Dengue Protease Substrate Recognition: Binding of the Prime Side

Research paper by Kuan-Hung Lin, Ellen A. Nalivaika, Kristina L. Prachanronarong, Nese Kurt Yilmaz, Celia A. Schiffer

Indexed on: 23 Sep '16Published on: 04 Sep '16Published in: ACS Infectious Diseases


Dengue virus (DENV), transmitted predominantly in tropical and subtropical regions by the mosquito Aedes aegypti, infects millions of people and leads to dengue fever and thousands of deaths each year. There are no direct-acting antivirals to combat DENV, and molecular and structural knowledge is required to develop such compounds. The dengue NS2B/NS3 protease is a promising target for direct-acting antivirals, as viral polyprotein cleavage during replication is required for the maturation of the viral particle. The NS2B/NS3 protease processes 8 of the 13 viral polyprotein cleavage sites to allow viral maturation. Although these sites share little sequence homology beyond the P1 and P2 positions, most are well conserved among the serotypes. How the other substrate residues, especially at the P′ side, affect substrate recognition remains unclear. We exploited the tight-binding general serine protease inhibitor aprotinin to investigate protease–substrate interactions at the molecular level. We engineered aprotinin’s binding loop with sequences mimicking the P′ side of DENV substrates. P′ residues significantly modulate substrate affinity to protease, with inhibition constants varying from nanomolar to sub-millimolar. Structural and dynamic analysis revealed the molecular basis of this modulation and allowed identifying optimal residues for each of the P′ positions. In addition, isothermal titration calorimetry showed binding to be solely entropy driven for all constructs. Potential flaviviral P′ side inhibitors could benefit from mimicking the optimal residues at P′ positions and incorporate hydrophobicity and rigidity to maintain entropic advantage for potency.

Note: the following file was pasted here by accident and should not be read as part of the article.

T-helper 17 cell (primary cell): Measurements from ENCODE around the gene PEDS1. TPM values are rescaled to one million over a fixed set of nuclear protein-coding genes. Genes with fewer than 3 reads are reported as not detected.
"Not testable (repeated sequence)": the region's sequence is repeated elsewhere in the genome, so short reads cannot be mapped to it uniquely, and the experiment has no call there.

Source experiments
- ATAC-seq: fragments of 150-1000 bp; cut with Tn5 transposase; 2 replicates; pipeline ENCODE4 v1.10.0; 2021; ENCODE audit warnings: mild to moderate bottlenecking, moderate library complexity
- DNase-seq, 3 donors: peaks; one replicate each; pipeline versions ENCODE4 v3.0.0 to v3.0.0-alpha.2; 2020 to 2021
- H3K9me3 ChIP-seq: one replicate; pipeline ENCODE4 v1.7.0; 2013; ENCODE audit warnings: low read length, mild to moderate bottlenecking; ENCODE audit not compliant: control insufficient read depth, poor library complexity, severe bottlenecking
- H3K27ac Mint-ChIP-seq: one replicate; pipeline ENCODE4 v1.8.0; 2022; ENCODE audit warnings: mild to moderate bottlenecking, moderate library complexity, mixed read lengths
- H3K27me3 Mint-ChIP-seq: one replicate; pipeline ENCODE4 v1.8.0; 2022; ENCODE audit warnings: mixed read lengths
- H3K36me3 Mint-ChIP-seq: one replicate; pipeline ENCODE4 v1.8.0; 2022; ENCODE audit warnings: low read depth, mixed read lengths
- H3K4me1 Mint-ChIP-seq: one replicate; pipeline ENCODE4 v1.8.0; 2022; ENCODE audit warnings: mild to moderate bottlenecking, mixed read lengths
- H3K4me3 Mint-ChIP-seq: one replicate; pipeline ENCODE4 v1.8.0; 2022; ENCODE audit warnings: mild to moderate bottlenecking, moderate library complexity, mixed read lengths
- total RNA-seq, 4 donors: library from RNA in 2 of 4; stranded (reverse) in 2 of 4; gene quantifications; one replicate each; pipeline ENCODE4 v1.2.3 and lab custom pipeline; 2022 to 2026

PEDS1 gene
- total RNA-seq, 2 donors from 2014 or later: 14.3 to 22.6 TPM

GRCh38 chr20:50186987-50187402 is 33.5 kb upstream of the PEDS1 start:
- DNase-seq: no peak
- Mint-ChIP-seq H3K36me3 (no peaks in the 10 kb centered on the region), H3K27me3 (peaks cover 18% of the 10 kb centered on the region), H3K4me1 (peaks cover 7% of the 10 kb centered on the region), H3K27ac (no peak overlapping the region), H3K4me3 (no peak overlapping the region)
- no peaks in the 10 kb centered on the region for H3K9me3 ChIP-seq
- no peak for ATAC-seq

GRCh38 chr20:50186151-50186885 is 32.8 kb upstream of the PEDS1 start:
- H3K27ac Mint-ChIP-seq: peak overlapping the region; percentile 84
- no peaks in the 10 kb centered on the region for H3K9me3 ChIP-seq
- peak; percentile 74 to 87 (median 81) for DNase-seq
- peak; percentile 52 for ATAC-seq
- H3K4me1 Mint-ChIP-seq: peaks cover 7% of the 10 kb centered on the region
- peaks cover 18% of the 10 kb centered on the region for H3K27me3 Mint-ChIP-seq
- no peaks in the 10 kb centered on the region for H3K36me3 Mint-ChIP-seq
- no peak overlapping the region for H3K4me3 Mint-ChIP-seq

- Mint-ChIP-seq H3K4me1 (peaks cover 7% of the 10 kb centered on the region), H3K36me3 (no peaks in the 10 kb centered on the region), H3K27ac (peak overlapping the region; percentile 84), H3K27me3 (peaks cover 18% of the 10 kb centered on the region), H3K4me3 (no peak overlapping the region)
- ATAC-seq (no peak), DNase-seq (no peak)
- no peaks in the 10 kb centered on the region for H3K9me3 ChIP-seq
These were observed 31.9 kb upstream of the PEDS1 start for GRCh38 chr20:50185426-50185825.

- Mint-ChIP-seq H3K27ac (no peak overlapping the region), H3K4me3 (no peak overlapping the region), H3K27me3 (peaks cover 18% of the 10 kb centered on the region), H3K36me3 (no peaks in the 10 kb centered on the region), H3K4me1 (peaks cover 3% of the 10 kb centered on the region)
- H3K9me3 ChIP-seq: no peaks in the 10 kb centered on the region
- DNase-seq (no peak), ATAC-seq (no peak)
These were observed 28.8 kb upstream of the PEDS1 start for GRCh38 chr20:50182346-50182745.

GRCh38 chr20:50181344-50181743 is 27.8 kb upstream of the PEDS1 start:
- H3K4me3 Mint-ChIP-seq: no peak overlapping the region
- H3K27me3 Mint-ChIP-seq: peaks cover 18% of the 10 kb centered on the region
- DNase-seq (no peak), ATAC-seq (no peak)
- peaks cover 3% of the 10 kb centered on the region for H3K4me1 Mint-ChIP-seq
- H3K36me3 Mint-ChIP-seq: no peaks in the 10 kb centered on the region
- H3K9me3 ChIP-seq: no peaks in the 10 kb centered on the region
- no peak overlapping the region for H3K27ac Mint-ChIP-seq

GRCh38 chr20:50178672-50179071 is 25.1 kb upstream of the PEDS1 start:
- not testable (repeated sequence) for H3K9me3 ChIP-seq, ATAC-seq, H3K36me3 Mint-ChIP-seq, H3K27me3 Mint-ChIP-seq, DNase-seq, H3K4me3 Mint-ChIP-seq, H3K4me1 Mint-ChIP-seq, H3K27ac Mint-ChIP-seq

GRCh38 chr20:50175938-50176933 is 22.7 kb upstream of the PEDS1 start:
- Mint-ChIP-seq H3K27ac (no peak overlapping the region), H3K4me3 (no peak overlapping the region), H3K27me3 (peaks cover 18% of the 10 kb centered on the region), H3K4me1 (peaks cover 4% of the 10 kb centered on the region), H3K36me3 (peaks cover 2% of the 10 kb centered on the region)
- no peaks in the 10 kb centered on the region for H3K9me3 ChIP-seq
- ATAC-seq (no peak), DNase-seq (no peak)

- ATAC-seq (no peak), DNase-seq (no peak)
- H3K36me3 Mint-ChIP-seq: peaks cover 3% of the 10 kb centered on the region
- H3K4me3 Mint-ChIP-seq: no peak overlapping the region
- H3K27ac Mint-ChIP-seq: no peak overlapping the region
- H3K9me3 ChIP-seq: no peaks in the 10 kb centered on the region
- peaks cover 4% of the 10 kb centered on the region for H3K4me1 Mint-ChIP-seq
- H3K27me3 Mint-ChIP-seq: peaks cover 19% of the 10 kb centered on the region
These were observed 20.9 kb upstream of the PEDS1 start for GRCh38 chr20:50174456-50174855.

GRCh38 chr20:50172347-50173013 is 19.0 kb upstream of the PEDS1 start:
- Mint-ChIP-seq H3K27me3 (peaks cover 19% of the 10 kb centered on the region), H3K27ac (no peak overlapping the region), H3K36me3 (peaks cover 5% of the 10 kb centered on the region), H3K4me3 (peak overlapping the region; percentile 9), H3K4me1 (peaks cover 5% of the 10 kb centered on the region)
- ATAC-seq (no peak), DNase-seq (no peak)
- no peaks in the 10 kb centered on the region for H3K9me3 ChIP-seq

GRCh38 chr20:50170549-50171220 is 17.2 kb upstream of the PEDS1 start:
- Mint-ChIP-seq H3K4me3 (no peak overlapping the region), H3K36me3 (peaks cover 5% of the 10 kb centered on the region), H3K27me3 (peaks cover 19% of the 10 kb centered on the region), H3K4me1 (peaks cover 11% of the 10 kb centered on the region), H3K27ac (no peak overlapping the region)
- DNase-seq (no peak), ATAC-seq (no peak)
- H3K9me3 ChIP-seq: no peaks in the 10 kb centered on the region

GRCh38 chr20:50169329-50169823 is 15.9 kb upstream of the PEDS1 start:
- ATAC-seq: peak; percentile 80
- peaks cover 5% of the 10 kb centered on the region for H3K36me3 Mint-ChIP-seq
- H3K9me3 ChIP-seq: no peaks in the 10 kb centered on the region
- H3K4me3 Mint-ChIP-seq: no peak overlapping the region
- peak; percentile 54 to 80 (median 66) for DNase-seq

Figure 10.1021/acsinfecdis.6b00131.1.jpg
Figure 10.1021/acsinfecdis.6b00131.2.jpg
Figure 10.1021/acsinfecdis.6b00131.3.jpg
Figure 10.1021/acsinfecdis.6b00131.4.jpg
Figure 10.1021/acsinfecdis.6b00131.5.jpg
Figure 10.1021/acsinfecdis.6b00131.6.jpg
Figure 10.1021/acsinfecdis.6b00131.7.jpg